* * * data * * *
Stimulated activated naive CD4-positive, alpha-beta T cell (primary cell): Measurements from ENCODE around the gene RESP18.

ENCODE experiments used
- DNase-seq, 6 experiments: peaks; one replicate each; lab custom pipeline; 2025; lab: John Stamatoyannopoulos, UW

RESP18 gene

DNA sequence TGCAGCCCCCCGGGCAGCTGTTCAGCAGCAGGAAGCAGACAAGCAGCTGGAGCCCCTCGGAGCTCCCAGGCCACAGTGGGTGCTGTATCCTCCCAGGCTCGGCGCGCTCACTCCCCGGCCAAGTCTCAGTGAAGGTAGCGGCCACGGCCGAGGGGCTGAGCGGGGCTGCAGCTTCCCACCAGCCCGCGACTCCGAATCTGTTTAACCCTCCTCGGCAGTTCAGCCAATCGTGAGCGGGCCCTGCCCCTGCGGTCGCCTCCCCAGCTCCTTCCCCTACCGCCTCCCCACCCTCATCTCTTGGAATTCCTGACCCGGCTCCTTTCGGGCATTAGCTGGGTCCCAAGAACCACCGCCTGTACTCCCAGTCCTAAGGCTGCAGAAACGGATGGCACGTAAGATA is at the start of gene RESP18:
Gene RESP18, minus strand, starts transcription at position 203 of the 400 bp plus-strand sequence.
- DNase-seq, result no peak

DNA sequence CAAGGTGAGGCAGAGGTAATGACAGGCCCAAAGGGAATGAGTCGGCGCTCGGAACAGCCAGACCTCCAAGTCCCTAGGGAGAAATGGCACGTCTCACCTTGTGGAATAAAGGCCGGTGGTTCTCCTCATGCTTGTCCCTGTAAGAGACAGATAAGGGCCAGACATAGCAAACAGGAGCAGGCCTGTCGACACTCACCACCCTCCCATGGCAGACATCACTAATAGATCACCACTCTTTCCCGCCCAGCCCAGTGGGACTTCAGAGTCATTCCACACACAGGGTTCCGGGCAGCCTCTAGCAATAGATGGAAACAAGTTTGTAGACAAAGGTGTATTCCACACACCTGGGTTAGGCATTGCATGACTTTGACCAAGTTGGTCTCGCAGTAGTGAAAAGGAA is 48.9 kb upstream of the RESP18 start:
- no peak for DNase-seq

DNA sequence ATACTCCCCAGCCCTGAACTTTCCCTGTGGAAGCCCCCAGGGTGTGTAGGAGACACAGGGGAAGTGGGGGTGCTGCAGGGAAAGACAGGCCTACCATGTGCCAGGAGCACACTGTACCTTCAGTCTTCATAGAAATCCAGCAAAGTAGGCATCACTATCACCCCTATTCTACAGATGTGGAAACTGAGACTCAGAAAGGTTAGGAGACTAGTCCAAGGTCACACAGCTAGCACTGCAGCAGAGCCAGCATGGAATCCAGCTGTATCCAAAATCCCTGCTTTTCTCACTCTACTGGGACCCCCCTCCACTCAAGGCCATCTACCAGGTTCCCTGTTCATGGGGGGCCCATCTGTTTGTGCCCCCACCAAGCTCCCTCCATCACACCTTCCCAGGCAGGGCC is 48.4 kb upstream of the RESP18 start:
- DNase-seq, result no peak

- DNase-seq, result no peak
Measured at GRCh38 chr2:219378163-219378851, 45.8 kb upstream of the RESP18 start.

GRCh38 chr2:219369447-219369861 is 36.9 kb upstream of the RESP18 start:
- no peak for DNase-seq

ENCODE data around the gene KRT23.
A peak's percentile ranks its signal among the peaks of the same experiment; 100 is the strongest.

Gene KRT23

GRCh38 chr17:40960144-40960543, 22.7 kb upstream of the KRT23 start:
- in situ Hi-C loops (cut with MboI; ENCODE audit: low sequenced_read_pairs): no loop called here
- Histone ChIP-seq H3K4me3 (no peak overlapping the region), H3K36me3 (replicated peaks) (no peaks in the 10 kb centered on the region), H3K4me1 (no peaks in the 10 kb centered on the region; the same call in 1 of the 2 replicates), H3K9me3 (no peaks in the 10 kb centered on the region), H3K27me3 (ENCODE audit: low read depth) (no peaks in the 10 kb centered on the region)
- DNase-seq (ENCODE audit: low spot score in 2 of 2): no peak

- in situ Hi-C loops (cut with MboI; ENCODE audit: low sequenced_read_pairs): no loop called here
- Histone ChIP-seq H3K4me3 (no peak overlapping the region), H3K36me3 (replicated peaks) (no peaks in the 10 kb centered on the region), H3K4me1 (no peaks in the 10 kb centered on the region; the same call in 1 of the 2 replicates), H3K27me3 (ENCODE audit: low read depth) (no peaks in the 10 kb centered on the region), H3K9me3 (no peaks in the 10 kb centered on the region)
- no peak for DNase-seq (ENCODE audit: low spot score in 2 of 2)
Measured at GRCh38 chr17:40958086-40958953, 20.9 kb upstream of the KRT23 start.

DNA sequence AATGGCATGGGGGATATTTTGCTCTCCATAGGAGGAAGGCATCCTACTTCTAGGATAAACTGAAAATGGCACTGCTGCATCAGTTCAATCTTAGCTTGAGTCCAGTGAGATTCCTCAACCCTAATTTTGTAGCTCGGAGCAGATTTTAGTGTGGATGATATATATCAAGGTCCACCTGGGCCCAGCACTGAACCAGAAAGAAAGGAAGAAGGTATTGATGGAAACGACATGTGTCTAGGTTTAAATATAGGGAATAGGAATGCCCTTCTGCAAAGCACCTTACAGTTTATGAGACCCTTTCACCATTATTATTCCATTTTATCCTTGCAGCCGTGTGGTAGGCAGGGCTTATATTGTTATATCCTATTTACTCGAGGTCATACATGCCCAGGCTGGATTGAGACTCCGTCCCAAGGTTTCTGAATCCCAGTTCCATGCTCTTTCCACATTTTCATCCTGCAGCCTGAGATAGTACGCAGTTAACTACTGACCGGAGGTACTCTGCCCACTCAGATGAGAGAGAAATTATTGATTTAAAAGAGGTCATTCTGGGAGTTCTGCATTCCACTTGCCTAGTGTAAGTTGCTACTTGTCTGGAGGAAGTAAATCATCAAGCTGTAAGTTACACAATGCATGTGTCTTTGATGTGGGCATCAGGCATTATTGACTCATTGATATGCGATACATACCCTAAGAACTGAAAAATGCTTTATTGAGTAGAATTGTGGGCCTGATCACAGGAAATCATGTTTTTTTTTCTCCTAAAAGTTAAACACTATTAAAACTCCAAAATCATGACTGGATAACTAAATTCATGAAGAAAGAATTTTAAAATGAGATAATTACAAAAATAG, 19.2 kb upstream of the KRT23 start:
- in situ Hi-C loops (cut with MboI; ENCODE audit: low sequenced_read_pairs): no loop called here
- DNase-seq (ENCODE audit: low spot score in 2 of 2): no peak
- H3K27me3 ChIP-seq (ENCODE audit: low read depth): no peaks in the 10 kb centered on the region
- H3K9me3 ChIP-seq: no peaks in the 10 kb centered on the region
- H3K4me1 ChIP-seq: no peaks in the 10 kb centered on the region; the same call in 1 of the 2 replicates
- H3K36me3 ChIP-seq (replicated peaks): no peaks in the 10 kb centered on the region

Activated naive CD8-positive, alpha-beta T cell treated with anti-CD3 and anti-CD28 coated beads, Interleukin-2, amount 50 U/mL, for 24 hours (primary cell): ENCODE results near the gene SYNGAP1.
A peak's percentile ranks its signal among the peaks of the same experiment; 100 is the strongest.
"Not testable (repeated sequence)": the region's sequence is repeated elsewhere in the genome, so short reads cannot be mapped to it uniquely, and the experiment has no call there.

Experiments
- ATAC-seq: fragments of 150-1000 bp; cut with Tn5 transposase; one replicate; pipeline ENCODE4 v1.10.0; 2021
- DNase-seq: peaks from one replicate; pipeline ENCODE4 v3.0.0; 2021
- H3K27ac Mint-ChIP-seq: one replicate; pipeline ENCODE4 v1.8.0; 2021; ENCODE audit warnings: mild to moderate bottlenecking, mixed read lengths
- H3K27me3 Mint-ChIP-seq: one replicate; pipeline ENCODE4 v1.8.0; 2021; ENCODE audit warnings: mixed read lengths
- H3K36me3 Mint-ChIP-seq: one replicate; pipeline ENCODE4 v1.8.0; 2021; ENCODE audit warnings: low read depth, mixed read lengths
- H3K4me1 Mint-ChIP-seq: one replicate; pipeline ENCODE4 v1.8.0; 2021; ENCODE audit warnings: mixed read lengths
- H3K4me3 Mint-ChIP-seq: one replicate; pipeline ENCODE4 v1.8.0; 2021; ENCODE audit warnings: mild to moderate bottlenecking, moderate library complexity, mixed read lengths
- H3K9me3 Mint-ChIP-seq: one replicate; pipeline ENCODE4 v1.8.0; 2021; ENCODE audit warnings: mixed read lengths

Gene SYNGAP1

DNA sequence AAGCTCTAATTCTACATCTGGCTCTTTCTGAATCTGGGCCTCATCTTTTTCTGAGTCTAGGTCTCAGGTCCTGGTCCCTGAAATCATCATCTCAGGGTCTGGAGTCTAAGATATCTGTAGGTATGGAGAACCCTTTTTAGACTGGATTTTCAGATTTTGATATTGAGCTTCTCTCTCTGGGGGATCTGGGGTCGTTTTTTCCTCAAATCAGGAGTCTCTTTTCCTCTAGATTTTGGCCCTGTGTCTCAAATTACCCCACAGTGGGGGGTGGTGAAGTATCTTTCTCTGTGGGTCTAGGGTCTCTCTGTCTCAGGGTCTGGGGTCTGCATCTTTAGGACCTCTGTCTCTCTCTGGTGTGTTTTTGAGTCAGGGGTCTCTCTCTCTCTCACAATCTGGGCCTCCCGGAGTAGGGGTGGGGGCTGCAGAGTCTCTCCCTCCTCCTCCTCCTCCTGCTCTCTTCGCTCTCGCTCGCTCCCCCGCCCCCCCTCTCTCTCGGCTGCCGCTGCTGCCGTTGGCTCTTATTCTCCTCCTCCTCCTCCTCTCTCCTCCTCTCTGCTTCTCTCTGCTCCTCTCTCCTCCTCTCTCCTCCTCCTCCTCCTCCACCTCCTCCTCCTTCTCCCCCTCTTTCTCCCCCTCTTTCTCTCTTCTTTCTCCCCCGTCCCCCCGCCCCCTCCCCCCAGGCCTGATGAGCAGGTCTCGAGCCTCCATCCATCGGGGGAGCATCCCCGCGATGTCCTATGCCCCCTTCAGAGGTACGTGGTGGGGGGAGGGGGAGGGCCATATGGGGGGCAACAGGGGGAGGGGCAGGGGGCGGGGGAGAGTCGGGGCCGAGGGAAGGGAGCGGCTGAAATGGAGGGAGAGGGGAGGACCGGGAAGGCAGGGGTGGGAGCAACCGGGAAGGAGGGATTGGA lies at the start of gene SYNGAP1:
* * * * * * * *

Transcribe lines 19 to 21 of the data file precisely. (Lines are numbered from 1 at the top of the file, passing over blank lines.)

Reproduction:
GRCh38 chr17:40960144-40960543, 22.7 kb upstream of the KRT23 start:
- in situ Hi-C loops (cut with MboI; ENCODE audit: low sequenced_read_pairs): no loop called here
- Histone ChIP-seq H3K4me3 (no peak overlapping the region), H3K36me3 (replicated peaks) (no peaks in the 10 kb centered on the region), H3K4me1 (no peaks in the 10 kb centered on the region; the same call in 1 of the 2 replicates), H3K9me3 (no peaks in the 10 kb centered on the region), H3K27me3 (ENCODE audit: low read depth) (no peaks in the 10 kb centered on the region)